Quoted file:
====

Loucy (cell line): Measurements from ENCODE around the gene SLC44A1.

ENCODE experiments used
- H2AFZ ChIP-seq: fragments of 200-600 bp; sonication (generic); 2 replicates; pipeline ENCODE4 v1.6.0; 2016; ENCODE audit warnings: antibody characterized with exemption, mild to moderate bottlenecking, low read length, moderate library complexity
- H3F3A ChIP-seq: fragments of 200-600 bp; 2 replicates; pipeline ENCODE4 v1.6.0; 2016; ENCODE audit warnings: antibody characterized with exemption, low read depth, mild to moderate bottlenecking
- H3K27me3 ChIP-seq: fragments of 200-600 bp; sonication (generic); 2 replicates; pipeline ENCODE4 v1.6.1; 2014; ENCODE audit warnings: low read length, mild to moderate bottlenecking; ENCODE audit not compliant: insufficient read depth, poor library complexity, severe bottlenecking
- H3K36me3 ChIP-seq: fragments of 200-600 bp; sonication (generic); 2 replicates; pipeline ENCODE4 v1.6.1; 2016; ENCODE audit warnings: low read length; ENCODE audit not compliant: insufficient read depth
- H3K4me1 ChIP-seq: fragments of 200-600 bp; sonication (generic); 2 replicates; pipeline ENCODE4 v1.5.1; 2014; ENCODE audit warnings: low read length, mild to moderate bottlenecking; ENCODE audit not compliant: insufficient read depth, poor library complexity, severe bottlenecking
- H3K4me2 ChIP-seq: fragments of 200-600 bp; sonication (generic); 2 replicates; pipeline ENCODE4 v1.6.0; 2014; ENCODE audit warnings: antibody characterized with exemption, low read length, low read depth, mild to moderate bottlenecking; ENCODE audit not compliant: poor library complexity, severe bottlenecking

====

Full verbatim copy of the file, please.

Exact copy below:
Loucy (cell line): Measurements from ENCODE around the gene SLC44A1.

ENCODE experiments used
- H2AFZ ChIP-seq: fragments of 200-600 bp; sonication (generic); 2 replicates; pipeline ENCODE4 v1.6.0; 2016; ENCODE audit warnings: antibody characterized with exemption, mild to moderate bottlenecking, low read length, moderate library complexity
- H3F3A ChIP-seq: fragments of 200-600 bp; 2 replicates; pipeline ENCODE4 v1.6.0; 2016; ENCODE audit warnings: antibody characterized with exemption, low read depth, mild to moderate bottlenecking
- H3K27me3 ChIP-seq: fragments of 200-600 bp; sonication (generic); 2 replicates; pipeline ENCODE4 v1.6.1; 2014; ENCODE audit warnings: low read length, mild to moderate bottlenecking; ENCODE audit not compliant: insufficient read depth, poor library complexity, severe bottlenecking
- H3K36me3 ChIP-seq: fragments of 200-600 bp; sonication (generic); 2 replicates; pipeline ENCODE4 v1.6.1; 2016; ENCODE audit warnings: low read length; ENCODE audit not compliant: insufficient read depth
- H3K4me1 ChIP-seq: fragments of 200-600 bp; sonication (generic); 2 replicates; pipeline ENCODE4 v1.5.1; 2014; ENCODE audit warnings: low read length, mild to moderate bottlenecking; ENCODE audit not compliant: insufficient read depth, poor library complexity, severe bottlenecking
- H3K4me2 ChIP-seq: fragments of 200-600 bp; sonication (generic); 2 replicates; pipeline ENCODE4 v1.6.0; 2014; ENCODE audit warnings: antibody characterized with exemption, low read length, low read depth, mild to moderate bottlenecking; ENCODE audit not compliant: poor library complexity, severe bottlenecking